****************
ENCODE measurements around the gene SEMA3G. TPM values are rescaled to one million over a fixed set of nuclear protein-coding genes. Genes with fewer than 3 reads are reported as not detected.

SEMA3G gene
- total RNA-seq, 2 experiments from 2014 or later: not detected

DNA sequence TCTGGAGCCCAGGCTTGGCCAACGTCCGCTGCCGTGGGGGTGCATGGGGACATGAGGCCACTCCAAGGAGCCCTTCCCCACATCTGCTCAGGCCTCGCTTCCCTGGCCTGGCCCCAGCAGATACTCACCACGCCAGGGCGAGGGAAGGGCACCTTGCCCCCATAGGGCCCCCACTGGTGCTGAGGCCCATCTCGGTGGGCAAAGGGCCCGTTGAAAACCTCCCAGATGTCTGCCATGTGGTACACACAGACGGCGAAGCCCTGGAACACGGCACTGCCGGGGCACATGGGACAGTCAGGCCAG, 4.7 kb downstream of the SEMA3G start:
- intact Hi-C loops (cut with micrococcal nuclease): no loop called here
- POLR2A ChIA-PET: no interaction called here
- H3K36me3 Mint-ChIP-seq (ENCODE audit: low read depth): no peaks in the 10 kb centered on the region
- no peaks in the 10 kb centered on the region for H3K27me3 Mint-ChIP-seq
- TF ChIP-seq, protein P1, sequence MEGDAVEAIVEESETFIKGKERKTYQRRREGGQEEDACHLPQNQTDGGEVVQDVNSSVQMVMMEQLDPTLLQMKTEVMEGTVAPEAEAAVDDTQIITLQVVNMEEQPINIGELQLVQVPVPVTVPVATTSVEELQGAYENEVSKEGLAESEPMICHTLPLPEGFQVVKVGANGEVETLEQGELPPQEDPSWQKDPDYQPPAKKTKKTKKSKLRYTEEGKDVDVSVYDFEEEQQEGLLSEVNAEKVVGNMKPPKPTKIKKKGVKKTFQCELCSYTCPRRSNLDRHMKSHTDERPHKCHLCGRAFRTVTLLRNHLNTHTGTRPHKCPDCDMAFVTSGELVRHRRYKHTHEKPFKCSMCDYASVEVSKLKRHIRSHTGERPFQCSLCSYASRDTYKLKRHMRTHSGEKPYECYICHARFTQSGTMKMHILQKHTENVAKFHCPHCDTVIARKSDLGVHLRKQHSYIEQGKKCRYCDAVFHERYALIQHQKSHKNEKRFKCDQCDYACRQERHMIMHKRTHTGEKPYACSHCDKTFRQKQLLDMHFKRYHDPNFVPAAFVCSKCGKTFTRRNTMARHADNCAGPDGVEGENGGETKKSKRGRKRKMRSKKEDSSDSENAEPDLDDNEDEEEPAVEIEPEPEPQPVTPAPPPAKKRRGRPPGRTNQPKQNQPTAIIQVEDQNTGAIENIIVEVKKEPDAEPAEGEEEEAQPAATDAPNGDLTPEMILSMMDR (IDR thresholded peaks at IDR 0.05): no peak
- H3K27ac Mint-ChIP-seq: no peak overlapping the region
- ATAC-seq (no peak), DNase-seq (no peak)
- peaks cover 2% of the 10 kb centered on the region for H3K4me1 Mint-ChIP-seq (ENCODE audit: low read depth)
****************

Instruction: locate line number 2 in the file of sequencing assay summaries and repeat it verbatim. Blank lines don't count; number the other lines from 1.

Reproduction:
SEMA3G gene